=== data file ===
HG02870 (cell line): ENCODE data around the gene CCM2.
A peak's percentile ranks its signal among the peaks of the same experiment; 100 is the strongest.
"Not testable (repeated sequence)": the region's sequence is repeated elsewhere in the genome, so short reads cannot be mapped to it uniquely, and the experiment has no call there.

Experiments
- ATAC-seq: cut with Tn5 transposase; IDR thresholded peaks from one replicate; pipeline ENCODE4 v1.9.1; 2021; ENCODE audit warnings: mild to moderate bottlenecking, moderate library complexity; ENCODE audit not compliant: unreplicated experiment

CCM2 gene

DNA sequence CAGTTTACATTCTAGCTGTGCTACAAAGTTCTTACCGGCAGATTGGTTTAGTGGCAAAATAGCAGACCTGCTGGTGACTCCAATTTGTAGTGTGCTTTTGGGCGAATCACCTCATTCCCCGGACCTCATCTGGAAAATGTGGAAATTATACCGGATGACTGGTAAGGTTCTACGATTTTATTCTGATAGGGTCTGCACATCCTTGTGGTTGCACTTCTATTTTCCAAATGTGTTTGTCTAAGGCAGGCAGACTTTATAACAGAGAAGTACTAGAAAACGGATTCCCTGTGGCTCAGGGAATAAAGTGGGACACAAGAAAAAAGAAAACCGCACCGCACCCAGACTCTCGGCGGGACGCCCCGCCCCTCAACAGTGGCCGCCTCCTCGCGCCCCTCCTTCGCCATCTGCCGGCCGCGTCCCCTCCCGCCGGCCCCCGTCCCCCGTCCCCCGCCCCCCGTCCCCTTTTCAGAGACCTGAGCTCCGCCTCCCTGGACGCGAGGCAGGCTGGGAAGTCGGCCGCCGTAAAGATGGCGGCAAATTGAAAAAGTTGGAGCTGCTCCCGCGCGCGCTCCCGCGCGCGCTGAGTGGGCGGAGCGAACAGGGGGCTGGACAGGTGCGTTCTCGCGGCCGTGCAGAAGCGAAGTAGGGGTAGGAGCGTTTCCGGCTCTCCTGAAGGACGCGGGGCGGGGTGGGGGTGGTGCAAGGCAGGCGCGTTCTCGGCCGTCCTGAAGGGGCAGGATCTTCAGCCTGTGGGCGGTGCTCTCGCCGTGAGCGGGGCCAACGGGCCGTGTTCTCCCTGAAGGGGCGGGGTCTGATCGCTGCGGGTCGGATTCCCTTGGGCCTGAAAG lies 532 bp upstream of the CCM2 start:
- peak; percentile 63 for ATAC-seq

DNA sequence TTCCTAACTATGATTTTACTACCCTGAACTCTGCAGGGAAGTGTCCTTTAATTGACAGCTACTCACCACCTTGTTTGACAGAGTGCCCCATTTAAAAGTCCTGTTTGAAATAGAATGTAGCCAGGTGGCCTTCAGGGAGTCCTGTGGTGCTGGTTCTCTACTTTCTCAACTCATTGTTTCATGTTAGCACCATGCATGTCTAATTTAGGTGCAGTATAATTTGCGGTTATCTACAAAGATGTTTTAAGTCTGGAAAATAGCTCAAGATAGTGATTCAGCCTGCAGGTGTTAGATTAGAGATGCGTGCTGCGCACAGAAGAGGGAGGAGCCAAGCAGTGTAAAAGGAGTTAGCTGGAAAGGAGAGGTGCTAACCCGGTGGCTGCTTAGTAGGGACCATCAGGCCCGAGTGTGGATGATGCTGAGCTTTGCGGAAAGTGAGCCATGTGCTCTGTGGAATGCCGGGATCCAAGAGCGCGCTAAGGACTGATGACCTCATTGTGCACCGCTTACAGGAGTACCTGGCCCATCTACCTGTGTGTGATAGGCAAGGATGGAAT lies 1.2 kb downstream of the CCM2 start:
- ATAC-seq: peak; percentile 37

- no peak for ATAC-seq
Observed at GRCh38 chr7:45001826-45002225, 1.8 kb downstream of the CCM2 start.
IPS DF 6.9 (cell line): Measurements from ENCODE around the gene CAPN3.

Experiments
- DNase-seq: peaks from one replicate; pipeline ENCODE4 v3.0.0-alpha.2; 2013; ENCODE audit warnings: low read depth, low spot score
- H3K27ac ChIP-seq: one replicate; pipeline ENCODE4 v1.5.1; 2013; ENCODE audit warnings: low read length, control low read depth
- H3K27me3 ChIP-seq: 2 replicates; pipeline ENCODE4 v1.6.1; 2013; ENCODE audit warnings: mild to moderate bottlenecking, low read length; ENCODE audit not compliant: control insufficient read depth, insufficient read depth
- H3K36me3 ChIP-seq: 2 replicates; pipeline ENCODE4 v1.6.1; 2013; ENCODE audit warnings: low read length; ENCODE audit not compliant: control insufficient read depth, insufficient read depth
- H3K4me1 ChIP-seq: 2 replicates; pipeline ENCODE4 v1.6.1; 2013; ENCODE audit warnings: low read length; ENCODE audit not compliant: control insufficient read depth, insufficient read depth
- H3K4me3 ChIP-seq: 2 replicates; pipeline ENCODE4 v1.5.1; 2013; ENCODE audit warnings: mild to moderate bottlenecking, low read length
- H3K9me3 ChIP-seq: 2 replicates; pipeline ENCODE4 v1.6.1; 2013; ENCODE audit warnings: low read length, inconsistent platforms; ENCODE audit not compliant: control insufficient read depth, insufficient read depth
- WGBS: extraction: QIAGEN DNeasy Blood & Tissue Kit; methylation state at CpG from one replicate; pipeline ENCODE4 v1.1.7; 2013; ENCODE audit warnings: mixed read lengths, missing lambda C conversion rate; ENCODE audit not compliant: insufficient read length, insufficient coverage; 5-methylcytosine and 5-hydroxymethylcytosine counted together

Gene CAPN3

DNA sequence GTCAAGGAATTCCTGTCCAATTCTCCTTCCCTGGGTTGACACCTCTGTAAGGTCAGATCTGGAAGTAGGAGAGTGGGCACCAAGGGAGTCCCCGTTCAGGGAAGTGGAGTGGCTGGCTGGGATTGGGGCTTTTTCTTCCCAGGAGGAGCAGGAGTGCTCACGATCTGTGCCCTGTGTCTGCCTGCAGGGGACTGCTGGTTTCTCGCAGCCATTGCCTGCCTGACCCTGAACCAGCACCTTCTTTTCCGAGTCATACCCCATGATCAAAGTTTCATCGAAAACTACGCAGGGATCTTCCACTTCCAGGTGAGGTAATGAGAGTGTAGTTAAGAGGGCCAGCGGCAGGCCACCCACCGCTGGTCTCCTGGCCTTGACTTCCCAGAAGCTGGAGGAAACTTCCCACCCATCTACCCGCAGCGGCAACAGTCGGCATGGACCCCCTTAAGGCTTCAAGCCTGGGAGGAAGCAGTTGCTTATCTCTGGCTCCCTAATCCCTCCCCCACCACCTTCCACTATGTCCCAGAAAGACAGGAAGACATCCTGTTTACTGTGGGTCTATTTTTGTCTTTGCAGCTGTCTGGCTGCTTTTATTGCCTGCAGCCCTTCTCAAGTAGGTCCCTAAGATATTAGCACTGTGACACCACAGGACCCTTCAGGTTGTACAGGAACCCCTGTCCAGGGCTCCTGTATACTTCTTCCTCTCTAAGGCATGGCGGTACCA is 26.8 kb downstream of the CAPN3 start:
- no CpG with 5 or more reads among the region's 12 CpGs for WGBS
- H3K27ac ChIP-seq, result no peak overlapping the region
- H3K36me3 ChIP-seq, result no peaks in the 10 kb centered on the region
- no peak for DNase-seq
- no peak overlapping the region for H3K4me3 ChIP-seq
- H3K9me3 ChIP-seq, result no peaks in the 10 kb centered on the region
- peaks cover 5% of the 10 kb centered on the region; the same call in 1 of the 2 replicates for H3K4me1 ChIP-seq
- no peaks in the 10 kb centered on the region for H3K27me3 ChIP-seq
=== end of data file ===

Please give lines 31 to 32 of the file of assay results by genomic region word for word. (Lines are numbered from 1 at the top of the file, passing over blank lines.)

- peaks cover 5% of the 10 kb centered on the region; the same call in 1 of the 2 replicates for H3K4me1 ChIP-seq
- no peaks in the 10 kb centered on the region for H3K27me3 ChIP-seq